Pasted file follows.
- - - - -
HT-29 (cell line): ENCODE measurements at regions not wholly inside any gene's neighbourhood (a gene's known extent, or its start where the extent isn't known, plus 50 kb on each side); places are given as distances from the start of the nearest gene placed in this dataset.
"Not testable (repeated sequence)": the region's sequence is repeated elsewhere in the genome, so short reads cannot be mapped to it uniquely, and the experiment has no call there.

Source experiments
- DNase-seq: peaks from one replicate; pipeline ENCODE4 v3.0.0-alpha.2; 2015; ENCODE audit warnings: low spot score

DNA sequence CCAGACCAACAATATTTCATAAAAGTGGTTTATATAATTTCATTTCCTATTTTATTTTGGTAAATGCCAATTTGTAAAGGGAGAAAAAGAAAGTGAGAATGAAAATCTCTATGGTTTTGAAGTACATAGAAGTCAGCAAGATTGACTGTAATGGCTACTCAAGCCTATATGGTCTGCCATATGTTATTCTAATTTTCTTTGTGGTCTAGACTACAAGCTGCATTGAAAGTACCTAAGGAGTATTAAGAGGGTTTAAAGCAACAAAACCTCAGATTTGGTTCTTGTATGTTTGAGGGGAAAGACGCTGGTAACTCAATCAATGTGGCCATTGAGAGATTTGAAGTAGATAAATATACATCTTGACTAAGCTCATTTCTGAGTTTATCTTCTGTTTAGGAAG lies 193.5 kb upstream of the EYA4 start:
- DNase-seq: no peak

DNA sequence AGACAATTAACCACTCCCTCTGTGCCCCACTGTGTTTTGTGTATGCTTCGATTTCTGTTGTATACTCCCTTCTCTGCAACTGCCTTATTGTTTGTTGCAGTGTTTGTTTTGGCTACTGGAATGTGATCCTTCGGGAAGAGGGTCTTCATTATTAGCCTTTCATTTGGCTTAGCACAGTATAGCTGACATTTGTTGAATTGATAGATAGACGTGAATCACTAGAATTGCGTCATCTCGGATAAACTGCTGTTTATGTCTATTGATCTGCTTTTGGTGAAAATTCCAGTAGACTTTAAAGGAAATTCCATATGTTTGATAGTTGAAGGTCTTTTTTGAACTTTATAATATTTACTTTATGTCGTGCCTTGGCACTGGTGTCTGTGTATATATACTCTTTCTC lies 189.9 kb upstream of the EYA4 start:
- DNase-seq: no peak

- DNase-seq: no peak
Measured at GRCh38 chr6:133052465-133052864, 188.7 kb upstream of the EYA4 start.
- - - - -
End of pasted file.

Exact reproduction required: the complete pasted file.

HT-29 (cell line): ENCODE measurements at regions not wholly inside any gene's neighbourhood (a gene's known extent, or its start where the extent isn't known, plus 50 kb on each side); places are given as distances from the start of the nearest gene placed in this dataset.
"Not testable (repeated sequence)": the region's sequence is repeated elsewhere in the genome, so short reads cannot be mapped to it uniquely, and the experiment has no call there.

Source experiments
- DNase-seq: peaks from one replicate; pipeline ENCODE4 v3.0.0-alpha.2; 2015; ENCODE audit warnings: low spot score

DNA sequence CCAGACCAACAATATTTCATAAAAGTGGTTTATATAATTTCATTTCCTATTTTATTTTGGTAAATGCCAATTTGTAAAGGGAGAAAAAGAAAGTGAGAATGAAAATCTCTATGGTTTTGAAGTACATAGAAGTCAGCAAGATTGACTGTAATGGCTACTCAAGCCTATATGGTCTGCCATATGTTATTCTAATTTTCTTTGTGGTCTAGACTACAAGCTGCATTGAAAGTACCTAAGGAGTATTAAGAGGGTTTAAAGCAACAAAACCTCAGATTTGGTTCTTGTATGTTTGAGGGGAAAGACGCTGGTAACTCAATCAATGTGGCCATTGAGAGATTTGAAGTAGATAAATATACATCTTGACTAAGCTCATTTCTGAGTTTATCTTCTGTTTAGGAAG lies 193.5 kb upstream of the EYA4 start:
- DNase-seq: no peak

DNA sequence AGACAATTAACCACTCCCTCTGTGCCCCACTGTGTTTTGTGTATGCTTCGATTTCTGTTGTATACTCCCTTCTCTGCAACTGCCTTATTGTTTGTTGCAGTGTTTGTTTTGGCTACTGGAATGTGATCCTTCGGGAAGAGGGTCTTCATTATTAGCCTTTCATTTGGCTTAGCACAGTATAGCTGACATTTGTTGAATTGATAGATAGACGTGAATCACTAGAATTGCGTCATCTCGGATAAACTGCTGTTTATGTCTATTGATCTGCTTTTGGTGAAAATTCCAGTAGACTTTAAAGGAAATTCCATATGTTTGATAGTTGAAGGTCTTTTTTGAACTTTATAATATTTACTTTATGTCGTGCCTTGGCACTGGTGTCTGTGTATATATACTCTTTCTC lies 189.9 kb upstream of the EYA4 start:
- DNase-seq: no peak

- DNase-seq: no peak
Measured at GRCh38 chr6:133052465-133052864, 188.7 kb upstream of the EYA4 start.